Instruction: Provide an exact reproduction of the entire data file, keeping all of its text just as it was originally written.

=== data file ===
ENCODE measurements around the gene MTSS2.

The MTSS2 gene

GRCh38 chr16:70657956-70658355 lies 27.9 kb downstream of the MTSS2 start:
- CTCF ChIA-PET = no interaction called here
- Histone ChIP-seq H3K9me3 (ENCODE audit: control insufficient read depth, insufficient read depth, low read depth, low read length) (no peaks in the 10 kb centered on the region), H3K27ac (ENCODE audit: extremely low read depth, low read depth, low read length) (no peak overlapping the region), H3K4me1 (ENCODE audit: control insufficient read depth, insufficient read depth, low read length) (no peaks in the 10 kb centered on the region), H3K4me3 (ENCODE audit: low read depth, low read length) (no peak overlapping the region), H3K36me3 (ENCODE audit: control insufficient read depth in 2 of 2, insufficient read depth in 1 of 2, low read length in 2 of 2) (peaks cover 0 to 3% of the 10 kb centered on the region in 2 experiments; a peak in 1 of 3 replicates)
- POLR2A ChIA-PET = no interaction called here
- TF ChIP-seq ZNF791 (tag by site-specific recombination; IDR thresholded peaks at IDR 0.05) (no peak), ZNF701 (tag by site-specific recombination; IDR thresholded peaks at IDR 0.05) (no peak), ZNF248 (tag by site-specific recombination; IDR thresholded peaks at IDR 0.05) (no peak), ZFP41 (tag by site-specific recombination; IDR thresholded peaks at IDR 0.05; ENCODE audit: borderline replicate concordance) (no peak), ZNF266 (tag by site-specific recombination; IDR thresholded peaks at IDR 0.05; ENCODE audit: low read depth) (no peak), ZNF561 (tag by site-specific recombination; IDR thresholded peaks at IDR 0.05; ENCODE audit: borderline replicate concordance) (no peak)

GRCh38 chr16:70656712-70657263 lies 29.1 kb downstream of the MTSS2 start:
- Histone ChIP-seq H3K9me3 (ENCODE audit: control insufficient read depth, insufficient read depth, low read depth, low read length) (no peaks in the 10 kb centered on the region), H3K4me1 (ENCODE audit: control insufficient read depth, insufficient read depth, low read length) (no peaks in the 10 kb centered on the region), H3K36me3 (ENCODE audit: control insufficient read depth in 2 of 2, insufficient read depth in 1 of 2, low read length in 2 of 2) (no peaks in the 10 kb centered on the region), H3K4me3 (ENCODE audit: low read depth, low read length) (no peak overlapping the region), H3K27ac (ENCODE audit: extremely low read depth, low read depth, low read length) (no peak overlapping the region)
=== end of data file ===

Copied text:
ENCODE measurements around the gene MTSS2.

The MTSS2 gene

GRCh38 chr16:70657956-70658355 lies 27.9 kb downstream of the MTSS2 start:
- CTCF ChIA-PET = no interaction called here
- Histone ChIP-seq H3K9me3 (ENCODE audit: control insufficient read depth, insufficient read depth, low read depth, low read length) (no peaks in the 10 kb centered on the region), H3K27ac (ENCODE audit: extremely low read depth, low read depth, low read length) (no peak overlapping the region), H3K4me1 (ENCODE audit: control insufficient read depth, insufficient read depth, low read length) (no peaks in the 10 kb centered on the region), H3K4me3 (ENCODE audit: low read depth, low read length) (no peak overlapping the region), H3K36me3 (ENCODE audit: control insufficient read depth in 2 of 2, insufficient read depth in 1 of 2, low read length in 2 of 2) (peaks cover 0 to 3% of the 10 kb centered on the region in 2 experiments; a peak in 1 of 3 replicates)
- POLR2A ChIA-PET = no interaction called here
- TF ChIP-seq ZNF791 (tag by site-specific recombination; IDR thresholded peaks at IDR 0.05) (no peak), ZNF701 (tag by site-specific recombination; IDR thresholded peaks at IDR 0.05) (no peak), ZNF248 (tag by site-specific recombination; IDR thresholded peaks at IDR 0.05) (no peak), ZFP41 (tag by site-specific recombination; IDR thresholded peaks at IDR 0.05; ENCODE audit: borderline replicate concordance) (no peak), ZNF266 (tag by site-specific recombination; IDR thresholded peaks at IDR 0.05; ENCODE audit: low read depth) (no peak), ZNF561 (tag by site-specific recombination; IDR thresholded peaks at IDR 0.05; ENCODE audit: borderline replicate concordance) (no peak)

GRCh38 chr16:70656712-70657263 lies 29.1 kb downstream of the MTSS2 start:
- Histone ChIP-seq H3K9me3 (ENCODE audit: control insufficient read depth, insufficient read depth, low read depth, low read length) (no peaks in the 10 kb centered on the region), H3K4me1 (ENCODE audit: control insufficient read depth, insufficient read depth, low read length) (no peaks in the 10 kb centered on the region), H3K36me3 (ENCODE audit: control insufficient read depth in 2 of 2, insufficient read depth in 1 of 2, low read length in 2 of 2) (no peaks in the 10 kb centered on the region), H3K4me3 (ENCODE audit: low read depth, low read length) (no peak overlapping the region), H3K27ac (ENCODE audit: extremely low read depth, low read depth, low read length) (no peak overlapping the region)